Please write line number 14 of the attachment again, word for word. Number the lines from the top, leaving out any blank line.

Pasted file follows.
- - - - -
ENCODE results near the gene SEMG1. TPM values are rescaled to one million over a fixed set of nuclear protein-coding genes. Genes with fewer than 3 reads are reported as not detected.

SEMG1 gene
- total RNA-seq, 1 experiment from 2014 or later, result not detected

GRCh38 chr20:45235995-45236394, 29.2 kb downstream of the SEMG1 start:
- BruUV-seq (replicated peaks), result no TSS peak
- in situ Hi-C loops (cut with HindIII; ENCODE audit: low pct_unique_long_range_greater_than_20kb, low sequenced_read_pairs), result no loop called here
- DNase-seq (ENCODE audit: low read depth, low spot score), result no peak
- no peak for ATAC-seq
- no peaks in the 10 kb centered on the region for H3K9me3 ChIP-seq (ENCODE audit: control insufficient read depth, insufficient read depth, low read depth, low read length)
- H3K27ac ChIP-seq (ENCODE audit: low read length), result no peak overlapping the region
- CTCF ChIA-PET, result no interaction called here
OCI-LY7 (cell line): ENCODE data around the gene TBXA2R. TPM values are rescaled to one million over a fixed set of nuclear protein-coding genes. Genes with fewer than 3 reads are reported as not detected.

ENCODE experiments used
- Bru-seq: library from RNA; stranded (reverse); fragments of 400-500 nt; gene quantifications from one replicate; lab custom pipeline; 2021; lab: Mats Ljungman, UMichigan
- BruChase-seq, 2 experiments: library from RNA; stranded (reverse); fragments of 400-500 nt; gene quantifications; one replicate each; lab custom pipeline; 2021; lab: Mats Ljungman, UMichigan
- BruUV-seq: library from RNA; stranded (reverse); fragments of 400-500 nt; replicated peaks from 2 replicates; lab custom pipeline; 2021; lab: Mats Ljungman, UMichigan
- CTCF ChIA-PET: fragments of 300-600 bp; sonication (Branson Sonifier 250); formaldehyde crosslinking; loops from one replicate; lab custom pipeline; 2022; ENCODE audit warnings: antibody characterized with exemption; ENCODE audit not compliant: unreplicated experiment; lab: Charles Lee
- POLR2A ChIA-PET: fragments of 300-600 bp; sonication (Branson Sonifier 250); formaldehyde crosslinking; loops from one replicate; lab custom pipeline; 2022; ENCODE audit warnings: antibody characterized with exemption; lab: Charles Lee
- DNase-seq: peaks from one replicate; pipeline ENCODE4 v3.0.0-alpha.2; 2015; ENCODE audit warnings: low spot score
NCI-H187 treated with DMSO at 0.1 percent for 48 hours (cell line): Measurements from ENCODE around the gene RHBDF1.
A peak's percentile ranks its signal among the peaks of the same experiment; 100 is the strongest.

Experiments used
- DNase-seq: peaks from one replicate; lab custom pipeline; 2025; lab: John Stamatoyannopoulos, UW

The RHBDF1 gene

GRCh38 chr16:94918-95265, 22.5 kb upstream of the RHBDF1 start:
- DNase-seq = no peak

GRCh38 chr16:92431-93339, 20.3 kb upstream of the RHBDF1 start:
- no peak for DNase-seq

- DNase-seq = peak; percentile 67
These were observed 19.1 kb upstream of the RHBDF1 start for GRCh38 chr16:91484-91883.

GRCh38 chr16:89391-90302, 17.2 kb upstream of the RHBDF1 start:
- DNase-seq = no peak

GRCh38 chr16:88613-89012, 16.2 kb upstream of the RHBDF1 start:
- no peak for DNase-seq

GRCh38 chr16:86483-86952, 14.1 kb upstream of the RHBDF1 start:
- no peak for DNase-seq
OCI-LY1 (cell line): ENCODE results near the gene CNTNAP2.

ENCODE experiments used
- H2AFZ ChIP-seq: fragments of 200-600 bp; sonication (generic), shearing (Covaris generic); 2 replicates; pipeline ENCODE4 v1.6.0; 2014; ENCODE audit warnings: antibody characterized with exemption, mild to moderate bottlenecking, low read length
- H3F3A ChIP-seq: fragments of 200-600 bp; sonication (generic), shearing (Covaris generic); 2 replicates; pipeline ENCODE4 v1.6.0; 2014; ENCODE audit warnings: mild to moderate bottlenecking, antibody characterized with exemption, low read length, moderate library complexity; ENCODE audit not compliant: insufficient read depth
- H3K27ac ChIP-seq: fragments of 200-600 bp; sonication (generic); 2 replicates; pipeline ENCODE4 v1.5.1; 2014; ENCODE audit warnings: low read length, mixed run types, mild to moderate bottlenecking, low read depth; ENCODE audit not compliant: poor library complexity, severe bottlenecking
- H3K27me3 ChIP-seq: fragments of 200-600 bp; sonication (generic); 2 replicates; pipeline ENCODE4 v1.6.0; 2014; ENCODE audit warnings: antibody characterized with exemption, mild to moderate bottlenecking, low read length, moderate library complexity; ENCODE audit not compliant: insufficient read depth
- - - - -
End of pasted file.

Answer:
- Bru-seq: library from RNA; stranded (reverse); fragments of 400-500 nt; gene quantifications from one replicate; lab custom pipeline; 2021; lab: Mats Ljungman, UMichigan